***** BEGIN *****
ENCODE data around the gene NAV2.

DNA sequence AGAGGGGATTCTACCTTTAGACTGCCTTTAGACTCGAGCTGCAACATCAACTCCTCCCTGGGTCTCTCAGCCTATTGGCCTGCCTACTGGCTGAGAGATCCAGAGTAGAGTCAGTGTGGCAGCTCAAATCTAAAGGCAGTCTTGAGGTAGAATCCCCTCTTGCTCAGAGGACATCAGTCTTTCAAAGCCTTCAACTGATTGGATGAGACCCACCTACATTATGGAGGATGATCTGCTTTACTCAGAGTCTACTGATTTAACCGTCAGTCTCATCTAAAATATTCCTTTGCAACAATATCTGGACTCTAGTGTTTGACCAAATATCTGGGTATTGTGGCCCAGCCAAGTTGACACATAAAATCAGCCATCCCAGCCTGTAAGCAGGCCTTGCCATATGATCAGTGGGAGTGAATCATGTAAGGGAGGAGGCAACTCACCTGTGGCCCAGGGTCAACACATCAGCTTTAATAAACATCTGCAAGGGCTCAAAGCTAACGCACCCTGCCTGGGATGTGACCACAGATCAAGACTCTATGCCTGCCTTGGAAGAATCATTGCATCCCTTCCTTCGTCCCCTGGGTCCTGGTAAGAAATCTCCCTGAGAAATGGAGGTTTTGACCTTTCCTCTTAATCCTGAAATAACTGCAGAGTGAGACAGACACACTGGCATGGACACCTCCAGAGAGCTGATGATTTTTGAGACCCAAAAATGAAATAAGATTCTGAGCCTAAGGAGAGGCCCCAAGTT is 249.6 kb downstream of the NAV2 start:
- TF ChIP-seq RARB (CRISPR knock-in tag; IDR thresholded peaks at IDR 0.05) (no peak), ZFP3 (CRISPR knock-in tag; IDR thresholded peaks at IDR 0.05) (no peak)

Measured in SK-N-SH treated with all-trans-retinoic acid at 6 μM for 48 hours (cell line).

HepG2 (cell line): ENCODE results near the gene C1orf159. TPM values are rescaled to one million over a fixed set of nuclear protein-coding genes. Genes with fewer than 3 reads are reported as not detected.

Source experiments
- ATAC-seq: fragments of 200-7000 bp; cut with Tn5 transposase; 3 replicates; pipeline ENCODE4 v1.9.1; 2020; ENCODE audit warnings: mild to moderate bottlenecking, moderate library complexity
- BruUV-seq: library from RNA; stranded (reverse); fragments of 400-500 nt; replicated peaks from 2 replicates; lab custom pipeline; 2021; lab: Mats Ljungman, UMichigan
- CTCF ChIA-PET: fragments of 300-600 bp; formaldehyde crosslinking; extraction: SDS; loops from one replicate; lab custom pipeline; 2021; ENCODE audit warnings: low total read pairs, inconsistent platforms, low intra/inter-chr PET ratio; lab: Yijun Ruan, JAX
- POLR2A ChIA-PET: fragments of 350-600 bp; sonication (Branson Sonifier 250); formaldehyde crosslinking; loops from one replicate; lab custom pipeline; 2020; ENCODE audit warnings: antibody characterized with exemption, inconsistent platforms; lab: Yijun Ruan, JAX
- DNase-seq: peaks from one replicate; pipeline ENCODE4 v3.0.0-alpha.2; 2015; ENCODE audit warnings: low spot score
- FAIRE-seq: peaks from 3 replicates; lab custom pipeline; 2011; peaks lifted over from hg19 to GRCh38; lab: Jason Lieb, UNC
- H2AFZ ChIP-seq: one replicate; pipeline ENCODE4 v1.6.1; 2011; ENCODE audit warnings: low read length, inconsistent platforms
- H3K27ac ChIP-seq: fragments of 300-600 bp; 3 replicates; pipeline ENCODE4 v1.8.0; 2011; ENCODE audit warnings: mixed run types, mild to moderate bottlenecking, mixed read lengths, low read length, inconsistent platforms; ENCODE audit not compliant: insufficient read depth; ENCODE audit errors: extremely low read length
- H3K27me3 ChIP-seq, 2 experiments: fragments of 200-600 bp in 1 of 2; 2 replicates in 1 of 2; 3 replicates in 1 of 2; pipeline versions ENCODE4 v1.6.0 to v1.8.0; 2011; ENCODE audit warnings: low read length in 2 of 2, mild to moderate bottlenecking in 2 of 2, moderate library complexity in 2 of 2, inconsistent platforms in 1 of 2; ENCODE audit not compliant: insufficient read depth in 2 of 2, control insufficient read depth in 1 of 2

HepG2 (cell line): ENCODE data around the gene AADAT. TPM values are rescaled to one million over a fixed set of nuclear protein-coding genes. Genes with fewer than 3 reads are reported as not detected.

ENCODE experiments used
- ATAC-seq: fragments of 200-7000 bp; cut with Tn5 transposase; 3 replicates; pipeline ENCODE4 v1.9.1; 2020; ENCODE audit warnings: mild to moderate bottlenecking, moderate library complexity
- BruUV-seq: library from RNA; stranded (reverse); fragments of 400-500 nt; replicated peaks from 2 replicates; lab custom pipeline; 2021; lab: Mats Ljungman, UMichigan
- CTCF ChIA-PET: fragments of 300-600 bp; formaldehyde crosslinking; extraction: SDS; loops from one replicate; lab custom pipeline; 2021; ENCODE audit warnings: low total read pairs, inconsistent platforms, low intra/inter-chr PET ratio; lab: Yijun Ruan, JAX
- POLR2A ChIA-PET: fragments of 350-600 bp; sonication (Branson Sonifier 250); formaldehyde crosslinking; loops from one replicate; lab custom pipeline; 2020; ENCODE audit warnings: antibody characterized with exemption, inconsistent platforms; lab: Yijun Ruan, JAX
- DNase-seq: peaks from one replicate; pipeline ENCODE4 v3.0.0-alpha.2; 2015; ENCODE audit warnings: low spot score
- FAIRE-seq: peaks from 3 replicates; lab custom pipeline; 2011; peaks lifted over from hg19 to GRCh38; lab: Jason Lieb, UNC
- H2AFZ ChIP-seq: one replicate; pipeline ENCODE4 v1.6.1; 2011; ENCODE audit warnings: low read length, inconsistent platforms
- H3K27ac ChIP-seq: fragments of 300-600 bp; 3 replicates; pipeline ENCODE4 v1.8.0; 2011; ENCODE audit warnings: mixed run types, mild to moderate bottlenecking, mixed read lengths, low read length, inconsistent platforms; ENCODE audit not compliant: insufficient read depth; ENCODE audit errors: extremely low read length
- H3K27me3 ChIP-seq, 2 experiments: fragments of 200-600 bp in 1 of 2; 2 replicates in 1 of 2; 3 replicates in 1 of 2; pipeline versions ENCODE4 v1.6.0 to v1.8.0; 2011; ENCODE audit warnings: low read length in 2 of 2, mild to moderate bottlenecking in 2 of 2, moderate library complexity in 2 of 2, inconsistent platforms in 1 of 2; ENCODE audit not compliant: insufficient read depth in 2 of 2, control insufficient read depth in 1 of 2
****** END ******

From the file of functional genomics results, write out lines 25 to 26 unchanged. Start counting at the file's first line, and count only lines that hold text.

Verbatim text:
- H3K27ac ChIP-seq: fragments of 300-600 bp; 3 replicates; pipeline ENCODE4 v1.8.0; 2011; ENCODE audit warnings: mixed run types, mild to moderate bottlenecking, mixed read lengths, low read length, inconsistent platforms; ENCODE audit not compliant: insufficient read depth; ENCODE audit errors: extremely low read length
- H3K27me3 ChIP-seq, 2 experiments: fragments of 200-600 bp in 1 of 2; 2 replicates in 1 of 2; 3 replicates in 1 of 2; pipeline versions ENCODE4 v1.6.0 to v1.8.0; 2011; ENCODE audit warnings: low read length in 2 of 2, mild to moderate bottlenecking in 2 of 2, moderate library complexity in 2 of 2, inconsistent platforms in 1 of 2; ENCODE audit not compliant: insufficient read depth in 2 of 2, control insufficient read depth in 1 of 2